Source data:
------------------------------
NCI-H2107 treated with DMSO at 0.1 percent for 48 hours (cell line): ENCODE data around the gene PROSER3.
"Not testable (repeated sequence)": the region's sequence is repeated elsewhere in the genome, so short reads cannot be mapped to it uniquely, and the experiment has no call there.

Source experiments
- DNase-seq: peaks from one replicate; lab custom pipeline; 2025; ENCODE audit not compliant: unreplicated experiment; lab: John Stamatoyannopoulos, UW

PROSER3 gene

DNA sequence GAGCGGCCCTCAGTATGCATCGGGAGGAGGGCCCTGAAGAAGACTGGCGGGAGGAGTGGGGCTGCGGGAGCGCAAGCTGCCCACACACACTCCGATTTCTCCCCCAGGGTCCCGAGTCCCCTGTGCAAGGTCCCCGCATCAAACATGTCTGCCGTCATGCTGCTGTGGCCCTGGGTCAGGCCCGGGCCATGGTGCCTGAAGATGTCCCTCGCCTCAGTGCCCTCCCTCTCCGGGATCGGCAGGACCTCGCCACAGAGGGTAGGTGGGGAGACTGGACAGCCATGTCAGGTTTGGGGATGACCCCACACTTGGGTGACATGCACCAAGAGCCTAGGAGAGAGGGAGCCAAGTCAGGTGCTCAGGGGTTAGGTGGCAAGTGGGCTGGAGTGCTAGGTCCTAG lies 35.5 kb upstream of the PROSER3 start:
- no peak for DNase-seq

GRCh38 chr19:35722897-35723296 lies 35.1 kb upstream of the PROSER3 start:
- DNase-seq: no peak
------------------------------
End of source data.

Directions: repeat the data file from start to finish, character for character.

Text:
NCI-H2107 treated with DMSO at 0.1 percent for 48 hours (cell line): ENCODE data around the gene PROSER3.
"Not testable (repeated sequence)": the region's sequence is repeated elsewhere in the genome, so short reads cannot be mapped to it uniquely, and the experiment has no call there.

Source experiments
- DNase-seq: peaks from one replicate; lab custom pipeline; 2025; ENCODE audit not compliant: unreplicated experiment; lab: John Stamatoyannopoulos, UW

PROSER3 gene

DNA sequence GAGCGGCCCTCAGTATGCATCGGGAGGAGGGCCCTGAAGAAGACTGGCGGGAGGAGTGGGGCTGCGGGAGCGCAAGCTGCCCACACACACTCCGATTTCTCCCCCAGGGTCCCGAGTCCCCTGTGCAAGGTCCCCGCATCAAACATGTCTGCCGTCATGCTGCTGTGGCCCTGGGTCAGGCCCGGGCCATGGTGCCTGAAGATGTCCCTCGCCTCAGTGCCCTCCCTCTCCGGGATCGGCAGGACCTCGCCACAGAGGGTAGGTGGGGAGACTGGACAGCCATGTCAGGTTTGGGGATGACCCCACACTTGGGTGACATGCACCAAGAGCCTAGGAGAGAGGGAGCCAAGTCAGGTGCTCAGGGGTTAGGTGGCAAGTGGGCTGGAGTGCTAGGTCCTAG lies 35.5 kb upstream of the PROSER3 start:
- no peak for DNase-seq

GRCh38 chr19:35722897-35723296 lies 35.1 kb upstream of the PROSER3 start:
- DNase-seq: no peak